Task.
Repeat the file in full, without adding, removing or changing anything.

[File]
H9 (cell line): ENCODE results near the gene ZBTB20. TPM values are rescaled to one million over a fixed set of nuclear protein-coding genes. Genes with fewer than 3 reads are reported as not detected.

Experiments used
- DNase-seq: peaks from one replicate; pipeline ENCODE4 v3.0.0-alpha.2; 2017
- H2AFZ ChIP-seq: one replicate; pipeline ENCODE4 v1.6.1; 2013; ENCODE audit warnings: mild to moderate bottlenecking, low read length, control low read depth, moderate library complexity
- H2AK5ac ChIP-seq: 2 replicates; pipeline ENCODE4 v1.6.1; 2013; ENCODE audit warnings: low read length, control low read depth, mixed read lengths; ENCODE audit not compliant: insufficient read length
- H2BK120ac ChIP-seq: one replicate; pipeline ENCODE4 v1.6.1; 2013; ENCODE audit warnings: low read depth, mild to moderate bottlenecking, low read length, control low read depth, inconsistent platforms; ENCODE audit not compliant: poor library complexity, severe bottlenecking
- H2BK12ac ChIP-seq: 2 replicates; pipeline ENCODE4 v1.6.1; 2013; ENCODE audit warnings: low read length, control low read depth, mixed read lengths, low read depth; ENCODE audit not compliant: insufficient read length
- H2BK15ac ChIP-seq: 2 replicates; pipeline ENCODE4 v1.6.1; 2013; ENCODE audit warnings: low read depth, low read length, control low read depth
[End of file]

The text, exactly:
H9 (cell line): ENCODE results near the gene ZBTB20. TPM values are rescaled to one million over a fixed set of nuclear protein-coding genes. Genes with fewer than 3 reads are reported as not detected.

Experiments used
- DNase-seq: peaks from one replicate; pipeline ENCODE4 v3.0.0-alpha.2; 2017
- H2AFZ ChIP-seq: one replicate; pipeline ENCODE4 v1.6.1; 2013; ENCODE audit warnings: mild to moderate bottlenecking, low read length, control low read depth, moderate library complexity
- H2AK5ac ChIP-seq: 2 replicates; pipeline ENCODE4 v1.6.1; 2013; ENCODE audit warnings: low read length, control low read depth, mixed read lengths; ENCODE audit not compliant: insufficient read length
- H2BK120ac ChIP-seq: one replicate; pipeline ENCODE4 v1.6.1; 2013; ENCODE audit warnings: low read depth, mild to moderate bottlenecking, low read length, control low read depth, inconsistent platforms; ENCODE audit not compliant: poor library complexity, severe bottlenecking
- H2BK12ac ChIP-seq: 2 replicates; pipeline ENCODE4 v1.6.1; 2013; ENCODE audit warnings: low read length, control low read depth, mixed read lengths, low read depth; ENCODE audit not compliant: insufficient read length
- H2BK15ac ChIP-seq: 2 replicates; pipeline ENCODE4 v1.6.1; 2013; ENCODE audit warnings: low read depth, low read length, control low read depth